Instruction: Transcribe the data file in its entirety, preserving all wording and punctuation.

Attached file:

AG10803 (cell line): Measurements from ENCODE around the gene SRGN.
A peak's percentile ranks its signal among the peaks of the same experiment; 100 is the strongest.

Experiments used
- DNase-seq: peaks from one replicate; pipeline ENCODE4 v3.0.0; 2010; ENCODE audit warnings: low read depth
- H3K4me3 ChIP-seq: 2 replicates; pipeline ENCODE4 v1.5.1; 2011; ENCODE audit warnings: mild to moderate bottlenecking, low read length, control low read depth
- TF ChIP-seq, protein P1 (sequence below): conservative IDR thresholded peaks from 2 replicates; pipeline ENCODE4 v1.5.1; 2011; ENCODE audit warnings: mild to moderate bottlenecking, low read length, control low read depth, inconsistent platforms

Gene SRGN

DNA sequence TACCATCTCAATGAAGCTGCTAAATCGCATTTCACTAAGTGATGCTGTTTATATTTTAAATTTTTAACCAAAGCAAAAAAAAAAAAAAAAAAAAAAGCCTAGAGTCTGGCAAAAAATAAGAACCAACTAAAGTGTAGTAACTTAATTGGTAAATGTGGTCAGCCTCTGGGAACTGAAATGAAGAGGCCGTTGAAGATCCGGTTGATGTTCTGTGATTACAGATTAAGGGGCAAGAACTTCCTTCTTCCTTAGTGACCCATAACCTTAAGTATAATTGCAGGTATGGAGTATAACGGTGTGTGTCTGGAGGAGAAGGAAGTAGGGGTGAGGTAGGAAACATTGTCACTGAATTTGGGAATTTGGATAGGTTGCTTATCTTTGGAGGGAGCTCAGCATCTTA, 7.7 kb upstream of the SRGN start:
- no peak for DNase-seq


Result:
AG10803 (cell line): Measurements from ENCODE around the gene SRGN.
A peak's percentile ranks its signal among the peaks of the same experiment; 100 is the strongest.

Experiments used
- DNase-seq: peaks from one replicate; pipeline ENCODE4 v3.0.0; 2010; ENCODE audit warnings: low read depth
- H3K4me3 ChIP-seq: 2 replicates; pipeline ENCODE4 v1.5.1; 2011; ENCODE audit warnings: mild to moderate bottlenecking, low read length, control low read depth
- TF ChIP-seq, protein P1 (sequence below): conservative IDR thresholded peaks from 2 replicates; pipeline ENCODE4 v1.5.1; 2011; ENCODE audit warnings: mild to moderate bottlenecking, low read length, control low read depth, inconsistent platforms

Gene SRGN

DNA sequence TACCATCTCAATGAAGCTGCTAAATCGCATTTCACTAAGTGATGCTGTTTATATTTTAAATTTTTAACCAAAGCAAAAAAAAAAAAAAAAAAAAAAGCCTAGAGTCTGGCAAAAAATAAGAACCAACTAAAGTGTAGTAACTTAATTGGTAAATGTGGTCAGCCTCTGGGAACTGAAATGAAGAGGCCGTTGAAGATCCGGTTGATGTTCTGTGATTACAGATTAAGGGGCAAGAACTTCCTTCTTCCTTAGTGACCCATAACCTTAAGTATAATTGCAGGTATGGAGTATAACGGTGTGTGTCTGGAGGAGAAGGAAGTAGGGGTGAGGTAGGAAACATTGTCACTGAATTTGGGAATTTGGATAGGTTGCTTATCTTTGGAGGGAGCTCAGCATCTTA, 7.7 kb upstream of the SRGN start:
- no peak for DNase-seq